Company
  • By Pete Shaw
  • |
  • 13th Aug 2007
  • |
  • ★★★★★

If you ever needed proof that Edinburgh isn't a level playing field, then Kenmac's production of Company is surely it. This show could be transported, virtually untouched, to any West End stage. It really is that good.

The plot of Company revolves around Robert, a single man unable to commit to a serious girlfriend. All his friends are either married or in relationships, and much of the action features disconnected scenes in which Robert interacts with each of these couples to dissect how marriage does, or rather doesn't, work.

Mixed in with these partners are Robert's three past-or-present girlfriends. The timeline is non-linear, and the only link between all the characters is Robert's 35th birthday.

Kenmac have assembled a powerful cast of 14 actors to deliver this, one of Sondheim's strongest scores. It features some of the most outstanding numbers in musical theatre, including “Being Alive“, “Side by Side” and “The Ladies Who Lunch“, which is wonderfully sung in this show by Mary Anne McCormack with just the right caustic tone. Special mention must also go to Marisa Leigh Boynton for an incredible performance of “Not Getting Married Today“, a fast-paced tongue-twister of a song that shows just how much of a sadist Sondheim can be at times.

But the real star of the show must be the Director, Michael Strassen. I watched agog as he created the most incredibly fluid movement on stage. The last time I saw Company was Sam Mendes' 1996 London version at the Albery Theatre. Seriously, this is better.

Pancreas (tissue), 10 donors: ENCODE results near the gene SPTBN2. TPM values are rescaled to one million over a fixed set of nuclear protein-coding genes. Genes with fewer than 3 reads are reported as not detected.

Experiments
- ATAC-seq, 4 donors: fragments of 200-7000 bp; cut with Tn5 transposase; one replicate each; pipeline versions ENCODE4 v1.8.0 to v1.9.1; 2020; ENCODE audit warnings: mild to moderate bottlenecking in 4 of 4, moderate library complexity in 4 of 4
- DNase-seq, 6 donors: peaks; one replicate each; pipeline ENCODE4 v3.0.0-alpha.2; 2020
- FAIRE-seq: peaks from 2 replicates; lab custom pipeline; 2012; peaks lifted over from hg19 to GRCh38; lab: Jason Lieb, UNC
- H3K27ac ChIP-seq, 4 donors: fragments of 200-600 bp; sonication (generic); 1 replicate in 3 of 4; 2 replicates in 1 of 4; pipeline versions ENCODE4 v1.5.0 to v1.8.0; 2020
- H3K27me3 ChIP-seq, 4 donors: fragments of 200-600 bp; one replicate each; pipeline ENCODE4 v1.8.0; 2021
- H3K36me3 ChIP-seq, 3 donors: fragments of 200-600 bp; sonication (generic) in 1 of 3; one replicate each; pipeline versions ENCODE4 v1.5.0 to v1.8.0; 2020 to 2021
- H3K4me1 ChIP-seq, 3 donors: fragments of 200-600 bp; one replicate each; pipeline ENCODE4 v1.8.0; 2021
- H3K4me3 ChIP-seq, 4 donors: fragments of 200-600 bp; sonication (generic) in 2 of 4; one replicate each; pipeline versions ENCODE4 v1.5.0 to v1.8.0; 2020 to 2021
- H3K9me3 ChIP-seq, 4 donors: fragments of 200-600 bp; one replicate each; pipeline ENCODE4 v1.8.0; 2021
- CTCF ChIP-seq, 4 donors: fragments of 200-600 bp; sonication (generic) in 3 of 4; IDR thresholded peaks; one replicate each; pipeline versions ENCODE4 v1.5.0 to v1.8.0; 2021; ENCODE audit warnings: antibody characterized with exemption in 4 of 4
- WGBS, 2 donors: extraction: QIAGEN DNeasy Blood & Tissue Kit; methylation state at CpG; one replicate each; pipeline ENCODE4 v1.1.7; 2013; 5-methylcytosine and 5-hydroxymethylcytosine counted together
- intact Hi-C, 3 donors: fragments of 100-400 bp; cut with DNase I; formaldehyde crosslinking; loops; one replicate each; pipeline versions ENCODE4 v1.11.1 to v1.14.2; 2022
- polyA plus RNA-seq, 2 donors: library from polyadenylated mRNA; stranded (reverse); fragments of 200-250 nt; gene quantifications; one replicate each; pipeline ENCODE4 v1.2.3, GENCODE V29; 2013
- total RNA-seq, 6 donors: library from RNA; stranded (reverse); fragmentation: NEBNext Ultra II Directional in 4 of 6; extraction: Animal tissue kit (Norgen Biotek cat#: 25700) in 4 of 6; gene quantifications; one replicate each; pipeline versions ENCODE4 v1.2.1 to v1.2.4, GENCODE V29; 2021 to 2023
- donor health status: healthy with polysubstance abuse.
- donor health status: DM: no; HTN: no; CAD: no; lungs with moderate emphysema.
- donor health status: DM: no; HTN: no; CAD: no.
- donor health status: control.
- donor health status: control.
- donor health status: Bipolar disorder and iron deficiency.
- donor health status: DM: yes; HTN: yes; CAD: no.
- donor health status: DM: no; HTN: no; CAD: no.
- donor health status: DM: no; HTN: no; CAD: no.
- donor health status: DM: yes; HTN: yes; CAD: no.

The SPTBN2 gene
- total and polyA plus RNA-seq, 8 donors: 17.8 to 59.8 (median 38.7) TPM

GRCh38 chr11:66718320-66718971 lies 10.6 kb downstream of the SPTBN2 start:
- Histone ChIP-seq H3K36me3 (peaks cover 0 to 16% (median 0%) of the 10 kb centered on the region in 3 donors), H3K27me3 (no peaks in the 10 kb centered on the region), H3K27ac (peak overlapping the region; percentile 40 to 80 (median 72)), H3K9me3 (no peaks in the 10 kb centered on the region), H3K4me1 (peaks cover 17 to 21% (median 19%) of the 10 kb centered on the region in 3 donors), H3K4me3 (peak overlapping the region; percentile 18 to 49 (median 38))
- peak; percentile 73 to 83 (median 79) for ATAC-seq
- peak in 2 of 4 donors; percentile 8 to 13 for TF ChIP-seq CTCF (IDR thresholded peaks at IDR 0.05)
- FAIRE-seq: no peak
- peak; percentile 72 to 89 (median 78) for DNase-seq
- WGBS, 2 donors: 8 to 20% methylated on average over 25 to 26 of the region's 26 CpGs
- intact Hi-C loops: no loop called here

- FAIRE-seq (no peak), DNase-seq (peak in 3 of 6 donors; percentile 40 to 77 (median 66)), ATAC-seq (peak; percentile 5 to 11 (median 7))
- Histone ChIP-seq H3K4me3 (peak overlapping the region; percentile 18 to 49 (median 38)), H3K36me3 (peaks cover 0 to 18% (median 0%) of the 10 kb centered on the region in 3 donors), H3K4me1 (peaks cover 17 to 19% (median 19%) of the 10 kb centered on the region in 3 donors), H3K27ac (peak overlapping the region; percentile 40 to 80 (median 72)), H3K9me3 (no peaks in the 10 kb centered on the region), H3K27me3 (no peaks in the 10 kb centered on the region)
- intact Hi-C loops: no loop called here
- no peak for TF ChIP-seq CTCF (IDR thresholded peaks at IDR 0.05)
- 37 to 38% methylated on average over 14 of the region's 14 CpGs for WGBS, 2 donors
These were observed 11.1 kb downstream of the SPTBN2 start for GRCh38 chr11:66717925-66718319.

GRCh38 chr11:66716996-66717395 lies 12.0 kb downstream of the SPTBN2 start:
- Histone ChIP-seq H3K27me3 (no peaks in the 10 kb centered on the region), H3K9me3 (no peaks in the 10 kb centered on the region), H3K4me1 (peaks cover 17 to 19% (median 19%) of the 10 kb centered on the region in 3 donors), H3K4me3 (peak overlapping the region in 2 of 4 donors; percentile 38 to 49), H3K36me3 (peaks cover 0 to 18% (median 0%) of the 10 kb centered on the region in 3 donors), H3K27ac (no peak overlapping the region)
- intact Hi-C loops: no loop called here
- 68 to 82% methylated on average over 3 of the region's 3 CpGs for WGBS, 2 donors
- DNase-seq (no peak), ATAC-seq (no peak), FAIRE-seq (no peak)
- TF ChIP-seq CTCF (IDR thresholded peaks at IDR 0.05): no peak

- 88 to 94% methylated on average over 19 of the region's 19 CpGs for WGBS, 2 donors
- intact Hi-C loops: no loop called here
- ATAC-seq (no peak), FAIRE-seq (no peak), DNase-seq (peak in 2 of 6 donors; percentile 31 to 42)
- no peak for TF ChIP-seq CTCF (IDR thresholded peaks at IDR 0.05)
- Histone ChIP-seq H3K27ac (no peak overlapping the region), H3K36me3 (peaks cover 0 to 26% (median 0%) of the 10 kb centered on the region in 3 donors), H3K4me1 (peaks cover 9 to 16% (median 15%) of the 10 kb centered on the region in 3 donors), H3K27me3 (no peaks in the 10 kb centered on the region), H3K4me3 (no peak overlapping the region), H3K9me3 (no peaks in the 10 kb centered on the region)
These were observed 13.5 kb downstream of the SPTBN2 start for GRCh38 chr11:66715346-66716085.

Simply mindblowing musical theatre.

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Since you’re here…

… we have a small favour to ask. We don't want your money to support a hack's bar bill at Abattoir, but if you have a pound or two spare, we really encourage you to support a good cause. If this review has either helped you discover a gem or avoid a turkey, consider doing some good that will really make a difference.

You can donate to the charity of your choice, but if you're looking for inspiration, there are three charities we really like.

Mama Biashara
Kate Copstick’s charity, Mama Biashara, works with the poorest and most marginalised people in Kenya. They give grants to set up small, sustainable businesses that bring financial independence and security. That five quid you spend on a large glass of House White? They can save someone’s life with that. And the money for a pair of Air Jordans? Will take four women and their fifteen children away from a man who is raping them and into a new life with a moneymaking business for Mum and happiness for the kids.
Donate to Mama Biashara now

Theatre MAD
The Make A Difference Trust fights HIV & AIDS one stage at a time. Their UK and International grant-making strategy is based on five criteria that raise awareness, educate, and provide care and support for the most vulnerable in society. A host of fundraising events, including Bucket Collections, Late Night Cabarets, West End Eurovision, West End Bares and A West End Christmas continue to raise funds for projects both in the UK and Sub-Saharan Africa.
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Acting For Others
Acting for Others provides financial and emotional support to all theatre workers in times of need through the 14 member charities. During the COVID-19 crisis Acting for Others have raised over £600,000 to support theatre workers affected by the pandemic.
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The Blurb

Bobby - intelligent, charismatic, attractive and unabashedly single. Join us as we raise a glass to the eternal bachelor with his delightfully dysfunctional married friends. Sondheim's award-winning musical about marriage and the myth of the modern man, featuring a top professional cast.

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